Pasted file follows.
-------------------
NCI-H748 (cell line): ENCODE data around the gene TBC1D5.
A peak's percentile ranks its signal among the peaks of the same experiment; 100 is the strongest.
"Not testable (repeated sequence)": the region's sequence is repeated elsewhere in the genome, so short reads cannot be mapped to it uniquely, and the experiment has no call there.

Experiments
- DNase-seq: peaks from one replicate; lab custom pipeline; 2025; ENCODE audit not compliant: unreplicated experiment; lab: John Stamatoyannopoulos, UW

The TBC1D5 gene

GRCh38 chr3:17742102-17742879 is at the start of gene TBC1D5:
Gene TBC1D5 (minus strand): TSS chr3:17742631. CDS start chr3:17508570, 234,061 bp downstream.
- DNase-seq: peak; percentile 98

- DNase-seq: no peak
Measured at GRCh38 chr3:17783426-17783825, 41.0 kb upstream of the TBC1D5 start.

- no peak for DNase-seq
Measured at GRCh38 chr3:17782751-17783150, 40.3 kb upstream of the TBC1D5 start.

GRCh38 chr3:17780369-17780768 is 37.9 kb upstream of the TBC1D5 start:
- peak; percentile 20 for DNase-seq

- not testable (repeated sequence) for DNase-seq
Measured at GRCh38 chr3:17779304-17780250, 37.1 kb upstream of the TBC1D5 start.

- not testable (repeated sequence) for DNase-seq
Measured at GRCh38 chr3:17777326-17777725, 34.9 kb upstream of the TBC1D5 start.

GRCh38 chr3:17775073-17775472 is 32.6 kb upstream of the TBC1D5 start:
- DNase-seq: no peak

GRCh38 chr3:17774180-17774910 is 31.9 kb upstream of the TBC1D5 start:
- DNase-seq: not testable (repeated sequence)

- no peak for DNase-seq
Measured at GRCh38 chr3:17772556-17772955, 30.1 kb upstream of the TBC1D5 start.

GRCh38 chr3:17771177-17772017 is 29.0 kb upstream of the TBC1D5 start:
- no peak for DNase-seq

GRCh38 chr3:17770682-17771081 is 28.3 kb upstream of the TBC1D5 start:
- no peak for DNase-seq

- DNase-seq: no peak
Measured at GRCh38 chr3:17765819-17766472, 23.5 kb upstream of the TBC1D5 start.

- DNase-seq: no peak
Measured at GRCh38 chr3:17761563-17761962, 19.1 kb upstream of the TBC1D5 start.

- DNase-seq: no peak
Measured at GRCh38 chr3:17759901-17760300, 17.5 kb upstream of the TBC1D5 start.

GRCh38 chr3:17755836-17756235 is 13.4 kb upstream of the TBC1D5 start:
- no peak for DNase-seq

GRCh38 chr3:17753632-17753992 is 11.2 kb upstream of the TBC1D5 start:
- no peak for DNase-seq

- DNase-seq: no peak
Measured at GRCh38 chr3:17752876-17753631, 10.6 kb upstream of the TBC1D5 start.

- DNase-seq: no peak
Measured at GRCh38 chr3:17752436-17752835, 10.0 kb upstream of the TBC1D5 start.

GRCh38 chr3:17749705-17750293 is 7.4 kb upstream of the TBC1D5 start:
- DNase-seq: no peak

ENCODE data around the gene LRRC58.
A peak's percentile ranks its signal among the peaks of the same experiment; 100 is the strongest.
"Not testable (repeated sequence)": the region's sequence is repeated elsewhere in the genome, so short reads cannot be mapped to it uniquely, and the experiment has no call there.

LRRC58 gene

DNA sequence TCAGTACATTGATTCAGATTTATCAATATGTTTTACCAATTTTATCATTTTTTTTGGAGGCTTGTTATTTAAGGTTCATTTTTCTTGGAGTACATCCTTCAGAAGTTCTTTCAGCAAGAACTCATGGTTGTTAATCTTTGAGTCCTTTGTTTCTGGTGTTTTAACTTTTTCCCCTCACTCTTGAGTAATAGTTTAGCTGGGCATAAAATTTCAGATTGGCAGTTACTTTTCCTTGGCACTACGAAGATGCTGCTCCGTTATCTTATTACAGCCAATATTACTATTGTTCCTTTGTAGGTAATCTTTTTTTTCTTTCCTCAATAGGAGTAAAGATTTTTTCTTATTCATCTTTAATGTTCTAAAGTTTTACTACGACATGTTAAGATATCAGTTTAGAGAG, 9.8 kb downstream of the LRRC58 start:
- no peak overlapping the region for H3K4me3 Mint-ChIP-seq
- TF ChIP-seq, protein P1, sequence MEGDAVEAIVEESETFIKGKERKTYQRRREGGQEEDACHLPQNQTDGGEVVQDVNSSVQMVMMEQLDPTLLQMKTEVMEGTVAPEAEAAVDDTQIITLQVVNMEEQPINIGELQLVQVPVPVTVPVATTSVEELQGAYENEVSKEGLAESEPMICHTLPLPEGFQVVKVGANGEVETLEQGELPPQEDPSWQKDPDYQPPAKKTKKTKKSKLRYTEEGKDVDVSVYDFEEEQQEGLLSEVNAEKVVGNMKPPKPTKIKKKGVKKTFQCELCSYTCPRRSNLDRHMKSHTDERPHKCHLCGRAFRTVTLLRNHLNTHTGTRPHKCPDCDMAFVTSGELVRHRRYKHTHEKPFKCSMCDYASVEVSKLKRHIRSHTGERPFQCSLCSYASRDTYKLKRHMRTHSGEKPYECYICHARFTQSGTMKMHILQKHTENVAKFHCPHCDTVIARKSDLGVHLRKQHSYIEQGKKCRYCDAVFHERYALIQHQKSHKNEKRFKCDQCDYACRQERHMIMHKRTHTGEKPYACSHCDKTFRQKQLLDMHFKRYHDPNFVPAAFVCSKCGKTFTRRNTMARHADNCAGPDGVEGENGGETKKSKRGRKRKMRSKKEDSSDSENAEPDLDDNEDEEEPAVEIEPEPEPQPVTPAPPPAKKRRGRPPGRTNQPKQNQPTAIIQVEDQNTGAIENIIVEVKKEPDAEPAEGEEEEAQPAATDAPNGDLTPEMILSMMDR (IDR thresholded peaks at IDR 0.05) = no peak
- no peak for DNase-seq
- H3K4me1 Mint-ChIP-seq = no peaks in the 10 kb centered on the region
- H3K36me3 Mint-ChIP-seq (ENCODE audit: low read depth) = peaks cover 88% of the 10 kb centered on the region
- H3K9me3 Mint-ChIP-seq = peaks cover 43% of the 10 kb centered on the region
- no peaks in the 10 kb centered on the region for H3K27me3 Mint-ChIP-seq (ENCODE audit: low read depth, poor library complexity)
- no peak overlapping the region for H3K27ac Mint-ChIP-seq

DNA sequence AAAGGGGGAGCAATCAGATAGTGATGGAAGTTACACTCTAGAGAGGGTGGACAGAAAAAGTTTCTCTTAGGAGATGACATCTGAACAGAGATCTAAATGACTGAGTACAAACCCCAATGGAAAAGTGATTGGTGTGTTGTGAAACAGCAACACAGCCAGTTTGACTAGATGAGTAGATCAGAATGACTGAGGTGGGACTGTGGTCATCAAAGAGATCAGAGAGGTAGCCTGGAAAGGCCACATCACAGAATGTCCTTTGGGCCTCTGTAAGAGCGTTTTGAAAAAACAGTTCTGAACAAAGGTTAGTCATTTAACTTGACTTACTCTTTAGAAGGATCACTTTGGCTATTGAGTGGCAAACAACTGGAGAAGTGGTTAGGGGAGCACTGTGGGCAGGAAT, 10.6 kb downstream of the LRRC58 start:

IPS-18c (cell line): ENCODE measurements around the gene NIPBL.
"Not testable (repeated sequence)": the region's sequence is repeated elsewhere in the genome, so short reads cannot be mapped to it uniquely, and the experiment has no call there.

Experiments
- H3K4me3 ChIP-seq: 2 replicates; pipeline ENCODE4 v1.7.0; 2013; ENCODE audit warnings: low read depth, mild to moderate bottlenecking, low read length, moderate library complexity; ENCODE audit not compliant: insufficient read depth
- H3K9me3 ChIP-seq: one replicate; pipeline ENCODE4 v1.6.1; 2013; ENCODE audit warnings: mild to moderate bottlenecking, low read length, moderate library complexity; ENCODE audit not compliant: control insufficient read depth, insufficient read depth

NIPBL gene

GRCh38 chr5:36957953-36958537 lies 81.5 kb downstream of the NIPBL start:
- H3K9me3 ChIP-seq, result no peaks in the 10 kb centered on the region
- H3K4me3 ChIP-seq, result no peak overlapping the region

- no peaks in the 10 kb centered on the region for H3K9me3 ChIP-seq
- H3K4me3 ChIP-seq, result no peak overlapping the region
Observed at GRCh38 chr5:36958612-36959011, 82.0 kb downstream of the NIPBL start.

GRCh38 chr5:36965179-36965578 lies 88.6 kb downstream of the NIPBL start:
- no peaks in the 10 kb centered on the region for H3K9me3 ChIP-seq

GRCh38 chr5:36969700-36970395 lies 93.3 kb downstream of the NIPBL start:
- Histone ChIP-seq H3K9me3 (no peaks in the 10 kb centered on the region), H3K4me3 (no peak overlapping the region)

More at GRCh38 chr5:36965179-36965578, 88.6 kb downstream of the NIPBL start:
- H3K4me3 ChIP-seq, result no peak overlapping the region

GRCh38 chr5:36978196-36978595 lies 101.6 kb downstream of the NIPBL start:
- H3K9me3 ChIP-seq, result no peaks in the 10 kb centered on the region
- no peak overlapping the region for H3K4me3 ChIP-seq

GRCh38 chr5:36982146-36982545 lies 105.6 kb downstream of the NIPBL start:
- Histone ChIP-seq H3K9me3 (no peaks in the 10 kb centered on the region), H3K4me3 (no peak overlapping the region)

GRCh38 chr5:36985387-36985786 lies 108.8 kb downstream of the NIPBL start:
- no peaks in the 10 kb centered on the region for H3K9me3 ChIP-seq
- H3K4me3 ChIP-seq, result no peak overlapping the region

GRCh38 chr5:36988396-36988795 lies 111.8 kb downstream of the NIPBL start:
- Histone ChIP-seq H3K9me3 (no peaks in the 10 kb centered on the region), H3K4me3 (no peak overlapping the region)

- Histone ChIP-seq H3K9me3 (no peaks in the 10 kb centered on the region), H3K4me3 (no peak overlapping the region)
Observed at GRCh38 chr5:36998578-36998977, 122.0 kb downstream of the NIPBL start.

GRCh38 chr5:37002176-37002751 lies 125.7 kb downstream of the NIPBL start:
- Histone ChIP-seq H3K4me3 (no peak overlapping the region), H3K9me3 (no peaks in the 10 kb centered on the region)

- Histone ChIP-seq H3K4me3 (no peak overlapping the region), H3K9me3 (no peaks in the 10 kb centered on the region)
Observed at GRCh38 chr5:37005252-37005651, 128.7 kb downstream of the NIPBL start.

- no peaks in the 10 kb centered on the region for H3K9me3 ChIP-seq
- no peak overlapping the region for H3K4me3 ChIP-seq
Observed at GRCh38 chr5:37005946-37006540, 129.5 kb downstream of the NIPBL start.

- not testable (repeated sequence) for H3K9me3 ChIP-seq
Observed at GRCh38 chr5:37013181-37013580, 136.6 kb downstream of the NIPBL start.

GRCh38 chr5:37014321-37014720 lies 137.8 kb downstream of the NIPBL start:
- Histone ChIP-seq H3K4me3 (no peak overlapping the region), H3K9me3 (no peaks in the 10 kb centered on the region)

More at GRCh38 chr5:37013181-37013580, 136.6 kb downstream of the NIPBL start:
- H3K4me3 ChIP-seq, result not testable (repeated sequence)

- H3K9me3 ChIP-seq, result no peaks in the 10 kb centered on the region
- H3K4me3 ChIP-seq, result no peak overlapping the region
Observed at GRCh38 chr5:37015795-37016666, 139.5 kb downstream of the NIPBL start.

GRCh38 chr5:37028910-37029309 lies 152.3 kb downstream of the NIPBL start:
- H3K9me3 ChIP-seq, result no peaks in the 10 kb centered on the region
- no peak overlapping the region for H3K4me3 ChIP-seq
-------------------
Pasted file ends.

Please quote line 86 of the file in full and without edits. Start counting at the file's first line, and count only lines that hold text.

GRCh38 chr5:36988396-36988795 lies 111.8 kb downstream of the NIPBL start: